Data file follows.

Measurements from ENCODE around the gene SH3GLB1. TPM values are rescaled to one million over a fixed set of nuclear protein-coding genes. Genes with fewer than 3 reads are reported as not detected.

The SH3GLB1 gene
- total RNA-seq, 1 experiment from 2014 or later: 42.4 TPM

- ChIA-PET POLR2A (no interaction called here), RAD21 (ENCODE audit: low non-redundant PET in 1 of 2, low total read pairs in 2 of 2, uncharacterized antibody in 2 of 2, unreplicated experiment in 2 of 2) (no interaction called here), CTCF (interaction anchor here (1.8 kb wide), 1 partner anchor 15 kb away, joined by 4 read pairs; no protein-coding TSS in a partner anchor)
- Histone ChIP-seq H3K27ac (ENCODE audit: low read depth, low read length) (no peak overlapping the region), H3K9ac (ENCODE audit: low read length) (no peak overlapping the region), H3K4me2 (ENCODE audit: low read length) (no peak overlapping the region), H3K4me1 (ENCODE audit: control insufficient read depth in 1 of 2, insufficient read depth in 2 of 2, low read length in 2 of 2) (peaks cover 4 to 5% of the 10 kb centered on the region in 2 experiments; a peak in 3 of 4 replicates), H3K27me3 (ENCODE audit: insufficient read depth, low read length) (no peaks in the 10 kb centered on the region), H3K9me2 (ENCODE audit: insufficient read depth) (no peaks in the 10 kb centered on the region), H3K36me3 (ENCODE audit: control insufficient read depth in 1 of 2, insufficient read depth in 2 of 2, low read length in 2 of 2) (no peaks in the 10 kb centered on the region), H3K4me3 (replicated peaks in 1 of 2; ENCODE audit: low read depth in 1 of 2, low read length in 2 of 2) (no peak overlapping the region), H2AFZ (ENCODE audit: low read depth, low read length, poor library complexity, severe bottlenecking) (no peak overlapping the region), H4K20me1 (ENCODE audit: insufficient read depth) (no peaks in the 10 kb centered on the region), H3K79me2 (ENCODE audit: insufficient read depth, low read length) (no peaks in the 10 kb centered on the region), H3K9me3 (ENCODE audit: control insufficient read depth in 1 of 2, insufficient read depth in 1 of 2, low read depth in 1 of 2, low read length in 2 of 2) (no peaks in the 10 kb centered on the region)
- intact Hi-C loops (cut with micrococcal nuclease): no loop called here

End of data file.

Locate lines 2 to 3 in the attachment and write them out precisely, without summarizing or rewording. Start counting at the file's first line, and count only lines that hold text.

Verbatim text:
The SH3GLB1 gene
- total RNA-seq, 1 experiment from 2014 or later: 42.4 TPM